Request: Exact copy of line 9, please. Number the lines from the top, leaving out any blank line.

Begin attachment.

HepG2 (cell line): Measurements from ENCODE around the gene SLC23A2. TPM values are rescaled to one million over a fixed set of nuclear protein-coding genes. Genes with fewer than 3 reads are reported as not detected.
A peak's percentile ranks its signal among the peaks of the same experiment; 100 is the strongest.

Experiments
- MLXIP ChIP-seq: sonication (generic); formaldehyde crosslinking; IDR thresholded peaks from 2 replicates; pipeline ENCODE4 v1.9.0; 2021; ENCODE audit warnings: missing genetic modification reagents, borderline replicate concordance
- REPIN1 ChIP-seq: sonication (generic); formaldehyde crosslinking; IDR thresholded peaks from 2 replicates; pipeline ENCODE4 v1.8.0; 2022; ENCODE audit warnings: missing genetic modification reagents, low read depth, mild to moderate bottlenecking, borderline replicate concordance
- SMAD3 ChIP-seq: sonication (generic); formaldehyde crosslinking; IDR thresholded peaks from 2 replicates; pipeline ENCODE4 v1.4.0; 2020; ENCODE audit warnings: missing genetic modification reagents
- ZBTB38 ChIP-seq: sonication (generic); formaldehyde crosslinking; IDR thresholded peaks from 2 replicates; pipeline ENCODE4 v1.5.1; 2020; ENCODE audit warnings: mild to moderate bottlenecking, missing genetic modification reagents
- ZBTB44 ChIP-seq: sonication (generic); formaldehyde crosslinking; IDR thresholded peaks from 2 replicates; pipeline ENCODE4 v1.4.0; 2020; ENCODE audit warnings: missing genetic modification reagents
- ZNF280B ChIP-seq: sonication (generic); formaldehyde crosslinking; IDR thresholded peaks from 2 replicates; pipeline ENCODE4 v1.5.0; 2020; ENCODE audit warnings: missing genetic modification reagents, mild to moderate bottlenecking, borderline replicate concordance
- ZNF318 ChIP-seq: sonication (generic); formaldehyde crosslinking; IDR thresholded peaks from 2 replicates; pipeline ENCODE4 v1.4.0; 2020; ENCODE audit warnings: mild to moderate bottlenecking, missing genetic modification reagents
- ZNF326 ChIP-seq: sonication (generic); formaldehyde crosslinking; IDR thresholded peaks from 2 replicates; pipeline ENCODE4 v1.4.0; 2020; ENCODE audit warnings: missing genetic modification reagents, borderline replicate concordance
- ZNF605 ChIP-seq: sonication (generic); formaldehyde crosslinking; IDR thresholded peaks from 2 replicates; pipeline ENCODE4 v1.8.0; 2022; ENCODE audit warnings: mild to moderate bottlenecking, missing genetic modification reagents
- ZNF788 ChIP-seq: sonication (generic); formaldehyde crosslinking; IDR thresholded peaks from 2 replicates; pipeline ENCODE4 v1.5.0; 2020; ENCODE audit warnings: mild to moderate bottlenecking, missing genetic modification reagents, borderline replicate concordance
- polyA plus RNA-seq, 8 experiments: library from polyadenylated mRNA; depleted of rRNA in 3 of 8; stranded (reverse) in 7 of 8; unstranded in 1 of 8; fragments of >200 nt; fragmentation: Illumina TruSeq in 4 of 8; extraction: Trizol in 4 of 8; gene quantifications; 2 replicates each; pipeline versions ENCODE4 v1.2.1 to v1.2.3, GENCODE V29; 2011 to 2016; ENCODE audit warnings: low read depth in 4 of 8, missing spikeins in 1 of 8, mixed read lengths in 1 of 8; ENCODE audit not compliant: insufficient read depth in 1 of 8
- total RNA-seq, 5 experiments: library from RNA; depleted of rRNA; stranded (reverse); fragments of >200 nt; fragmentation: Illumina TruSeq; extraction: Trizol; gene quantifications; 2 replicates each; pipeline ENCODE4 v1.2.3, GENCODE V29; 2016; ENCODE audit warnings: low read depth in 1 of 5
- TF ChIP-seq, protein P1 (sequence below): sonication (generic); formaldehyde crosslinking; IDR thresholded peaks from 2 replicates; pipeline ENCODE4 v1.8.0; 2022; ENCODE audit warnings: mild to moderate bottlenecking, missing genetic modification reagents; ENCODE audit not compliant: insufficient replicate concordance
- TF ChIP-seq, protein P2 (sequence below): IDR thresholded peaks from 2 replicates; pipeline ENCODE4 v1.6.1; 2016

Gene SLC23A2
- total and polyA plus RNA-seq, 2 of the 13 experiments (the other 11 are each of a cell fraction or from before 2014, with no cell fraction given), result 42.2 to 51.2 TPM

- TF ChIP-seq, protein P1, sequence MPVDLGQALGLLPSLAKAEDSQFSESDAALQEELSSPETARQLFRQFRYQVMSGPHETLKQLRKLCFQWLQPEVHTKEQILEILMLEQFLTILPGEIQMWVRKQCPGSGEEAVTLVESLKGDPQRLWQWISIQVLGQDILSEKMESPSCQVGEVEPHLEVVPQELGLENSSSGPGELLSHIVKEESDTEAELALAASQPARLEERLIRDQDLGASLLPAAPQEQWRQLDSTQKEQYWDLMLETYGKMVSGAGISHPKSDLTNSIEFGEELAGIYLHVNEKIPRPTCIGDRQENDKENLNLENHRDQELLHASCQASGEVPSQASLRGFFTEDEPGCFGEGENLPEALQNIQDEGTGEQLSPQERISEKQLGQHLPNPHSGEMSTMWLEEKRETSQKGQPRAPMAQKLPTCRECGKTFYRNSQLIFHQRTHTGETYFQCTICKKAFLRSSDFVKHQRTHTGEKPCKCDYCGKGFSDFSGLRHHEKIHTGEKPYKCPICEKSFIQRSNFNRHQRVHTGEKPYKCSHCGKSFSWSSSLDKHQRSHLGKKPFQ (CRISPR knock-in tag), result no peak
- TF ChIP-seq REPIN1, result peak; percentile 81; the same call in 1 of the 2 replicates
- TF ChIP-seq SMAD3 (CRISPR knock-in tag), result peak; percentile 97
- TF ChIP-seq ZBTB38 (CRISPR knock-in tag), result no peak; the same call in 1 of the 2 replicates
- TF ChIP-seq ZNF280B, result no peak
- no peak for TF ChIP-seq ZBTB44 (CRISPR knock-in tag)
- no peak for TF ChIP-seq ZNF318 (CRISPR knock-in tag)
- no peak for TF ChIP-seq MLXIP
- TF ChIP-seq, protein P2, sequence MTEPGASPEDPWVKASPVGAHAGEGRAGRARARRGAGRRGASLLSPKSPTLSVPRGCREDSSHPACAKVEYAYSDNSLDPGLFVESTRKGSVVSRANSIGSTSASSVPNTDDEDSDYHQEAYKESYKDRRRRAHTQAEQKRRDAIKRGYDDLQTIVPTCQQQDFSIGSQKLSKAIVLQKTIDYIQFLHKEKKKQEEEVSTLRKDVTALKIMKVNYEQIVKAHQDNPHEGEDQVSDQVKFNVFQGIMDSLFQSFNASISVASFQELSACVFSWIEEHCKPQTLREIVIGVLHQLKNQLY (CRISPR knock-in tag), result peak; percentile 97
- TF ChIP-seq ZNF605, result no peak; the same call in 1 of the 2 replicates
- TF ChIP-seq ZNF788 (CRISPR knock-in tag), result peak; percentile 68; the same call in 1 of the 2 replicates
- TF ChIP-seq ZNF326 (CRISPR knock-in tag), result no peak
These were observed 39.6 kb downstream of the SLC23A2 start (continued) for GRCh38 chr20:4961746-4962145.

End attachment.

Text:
- ZNF280B ChIP-seq: sonication (generic); formaldehyde crosslinking; IDR thresholded peaks from 2 replicates; pipeline ENCODE4 v1.5.0; 2020; ENCODE audit warnings: missing genetic modification reagents, mild to moderate bottlenecking, borderline replicate concordance